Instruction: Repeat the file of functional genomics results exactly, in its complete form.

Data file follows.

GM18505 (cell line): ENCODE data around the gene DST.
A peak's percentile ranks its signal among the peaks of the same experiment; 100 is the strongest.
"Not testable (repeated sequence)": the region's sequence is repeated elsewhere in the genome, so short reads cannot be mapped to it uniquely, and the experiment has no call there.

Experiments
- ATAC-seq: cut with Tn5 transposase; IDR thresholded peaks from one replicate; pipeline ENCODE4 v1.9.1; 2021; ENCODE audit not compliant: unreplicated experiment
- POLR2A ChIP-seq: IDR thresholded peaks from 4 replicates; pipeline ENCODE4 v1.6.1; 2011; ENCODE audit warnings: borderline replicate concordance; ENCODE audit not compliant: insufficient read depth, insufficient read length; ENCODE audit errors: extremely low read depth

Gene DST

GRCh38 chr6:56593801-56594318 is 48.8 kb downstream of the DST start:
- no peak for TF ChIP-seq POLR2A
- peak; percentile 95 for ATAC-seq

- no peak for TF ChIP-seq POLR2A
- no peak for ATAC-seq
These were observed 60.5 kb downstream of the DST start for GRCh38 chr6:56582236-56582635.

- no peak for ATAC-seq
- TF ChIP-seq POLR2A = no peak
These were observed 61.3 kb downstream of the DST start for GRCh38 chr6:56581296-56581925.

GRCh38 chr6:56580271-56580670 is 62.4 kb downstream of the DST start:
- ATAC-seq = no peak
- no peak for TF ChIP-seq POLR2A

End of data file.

GM18505 (cell line): ENCODE data around the gene DST.
A peak's percentile ranks its signal among the peaks of the same experiment; 100 is the strongest.
"Not testable (repeated sequence)": the region's sequence is repeated elsewhere in the genome, so short reads cannot be mapped to it uniquely, and the experiment has no call there.

Experiments
- ATAC-seq: cut with Tn5 transposase; IDR thresholded peaks from one replicate; pipeline ENCODE4 v1.9.1; 2021; ENCODE audit not compliant: unreplicated experiment
- POLR2A ChIP-seq: IDR thresholded peaks from 4 replicates; pipeline ENCODE4 v1.6.1; 2011; ENCODE audit warnings: borderline replicate concordance; ENCODE audit not compliant: insufficient read depth, insufficient read length; ENCODE audit errors: extremely low read depth

Gene DST

GRCh38 chr6:56593801-56594318 is 48.8 kb downstream of the DST start:
- no peak for TF ChIP-seq POLR2A
- peak; percentile 95 for ATAC-seq

- no peak for TF ChIP-seq POLR2A
- no peak for ATAC-seq
These were observed 60.5 kb downstream of the DST start for GRCh38 chr6:56582236-56582635.

- no peak for ATAC-seq
- TF ChIP-seq POLR2A = no peak
These were observed 61.3 kb downstream of the DST start for GRCh38 chr6:56581296-56581925.

GRCh38 chr6:56580271-56580670 is 62.4 kb downstream of the DST start:
- ATAC-seq = no peak
- no peak for TF ChIP-seq POLR2A